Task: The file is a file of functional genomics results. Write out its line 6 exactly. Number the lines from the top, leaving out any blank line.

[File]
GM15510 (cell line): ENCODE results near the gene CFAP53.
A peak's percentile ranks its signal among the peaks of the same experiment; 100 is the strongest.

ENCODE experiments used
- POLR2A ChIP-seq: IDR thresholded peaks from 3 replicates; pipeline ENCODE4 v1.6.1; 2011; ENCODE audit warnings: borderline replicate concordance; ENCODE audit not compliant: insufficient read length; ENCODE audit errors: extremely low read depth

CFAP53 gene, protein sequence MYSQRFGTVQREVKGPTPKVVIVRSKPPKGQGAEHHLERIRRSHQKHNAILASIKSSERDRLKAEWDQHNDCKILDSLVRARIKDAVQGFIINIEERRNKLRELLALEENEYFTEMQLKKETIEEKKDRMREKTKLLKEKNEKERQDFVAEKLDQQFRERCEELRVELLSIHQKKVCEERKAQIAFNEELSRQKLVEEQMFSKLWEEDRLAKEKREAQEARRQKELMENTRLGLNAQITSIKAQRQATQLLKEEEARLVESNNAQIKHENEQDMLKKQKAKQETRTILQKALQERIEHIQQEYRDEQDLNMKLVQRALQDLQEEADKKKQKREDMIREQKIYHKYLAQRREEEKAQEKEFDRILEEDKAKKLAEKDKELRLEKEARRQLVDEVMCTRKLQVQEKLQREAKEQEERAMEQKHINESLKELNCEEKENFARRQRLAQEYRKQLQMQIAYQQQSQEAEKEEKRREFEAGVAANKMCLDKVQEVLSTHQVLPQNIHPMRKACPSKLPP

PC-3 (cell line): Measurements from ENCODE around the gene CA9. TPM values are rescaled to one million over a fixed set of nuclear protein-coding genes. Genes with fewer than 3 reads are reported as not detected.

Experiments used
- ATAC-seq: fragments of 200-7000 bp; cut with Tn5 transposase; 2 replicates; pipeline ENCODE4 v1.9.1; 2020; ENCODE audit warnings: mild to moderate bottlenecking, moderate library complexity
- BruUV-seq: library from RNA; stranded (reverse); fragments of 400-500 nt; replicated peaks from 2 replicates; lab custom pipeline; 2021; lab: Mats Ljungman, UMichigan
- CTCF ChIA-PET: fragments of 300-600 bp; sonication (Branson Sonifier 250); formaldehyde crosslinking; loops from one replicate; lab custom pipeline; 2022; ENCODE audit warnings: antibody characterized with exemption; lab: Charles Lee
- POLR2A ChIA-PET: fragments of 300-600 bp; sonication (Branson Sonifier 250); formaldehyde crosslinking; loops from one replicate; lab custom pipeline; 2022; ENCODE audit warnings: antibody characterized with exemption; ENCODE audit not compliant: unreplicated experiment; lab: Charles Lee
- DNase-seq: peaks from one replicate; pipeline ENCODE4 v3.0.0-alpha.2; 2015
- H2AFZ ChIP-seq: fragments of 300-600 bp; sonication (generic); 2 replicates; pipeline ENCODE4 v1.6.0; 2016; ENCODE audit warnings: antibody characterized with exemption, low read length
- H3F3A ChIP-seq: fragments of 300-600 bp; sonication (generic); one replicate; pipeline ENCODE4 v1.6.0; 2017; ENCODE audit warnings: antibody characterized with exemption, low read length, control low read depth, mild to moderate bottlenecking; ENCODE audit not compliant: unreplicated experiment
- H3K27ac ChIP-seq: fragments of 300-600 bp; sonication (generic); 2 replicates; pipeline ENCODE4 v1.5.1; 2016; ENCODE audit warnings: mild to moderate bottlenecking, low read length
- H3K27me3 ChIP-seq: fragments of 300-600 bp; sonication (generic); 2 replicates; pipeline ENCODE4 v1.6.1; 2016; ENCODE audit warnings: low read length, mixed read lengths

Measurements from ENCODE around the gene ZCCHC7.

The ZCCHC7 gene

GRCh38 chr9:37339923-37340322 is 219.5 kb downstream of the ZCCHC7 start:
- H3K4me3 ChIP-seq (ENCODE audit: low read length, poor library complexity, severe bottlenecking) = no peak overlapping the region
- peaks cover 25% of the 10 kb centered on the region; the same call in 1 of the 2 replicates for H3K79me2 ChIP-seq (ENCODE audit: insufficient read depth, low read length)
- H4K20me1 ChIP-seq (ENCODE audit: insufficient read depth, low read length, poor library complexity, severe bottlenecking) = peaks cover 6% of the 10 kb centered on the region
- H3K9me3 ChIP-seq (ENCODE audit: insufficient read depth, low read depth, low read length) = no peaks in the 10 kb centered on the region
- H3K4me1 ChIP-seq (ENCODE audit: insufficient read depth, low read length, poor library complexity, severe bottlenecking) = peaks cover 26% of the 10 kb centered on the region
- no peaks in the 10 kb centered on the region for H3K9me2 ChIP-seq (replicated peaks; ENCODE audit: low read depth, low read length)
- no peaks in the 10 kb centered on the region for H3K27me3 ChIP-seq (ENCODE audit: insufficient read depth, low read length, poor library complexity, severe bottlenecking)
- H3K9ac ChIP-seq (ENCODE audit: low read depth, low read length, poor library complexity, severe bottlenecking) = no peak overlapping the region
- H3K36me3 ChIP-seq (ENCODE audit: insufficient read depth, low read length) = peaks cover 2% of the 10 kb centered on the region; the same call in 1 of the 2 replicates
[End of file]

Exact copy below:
PC-3 (cell line): Measurements from ENCODE around the gene CA9. TPM values are rescaled to one million over a fixed set of nuclear protein-coding genes. Genes with fewer than 3 reads are reported as not detected.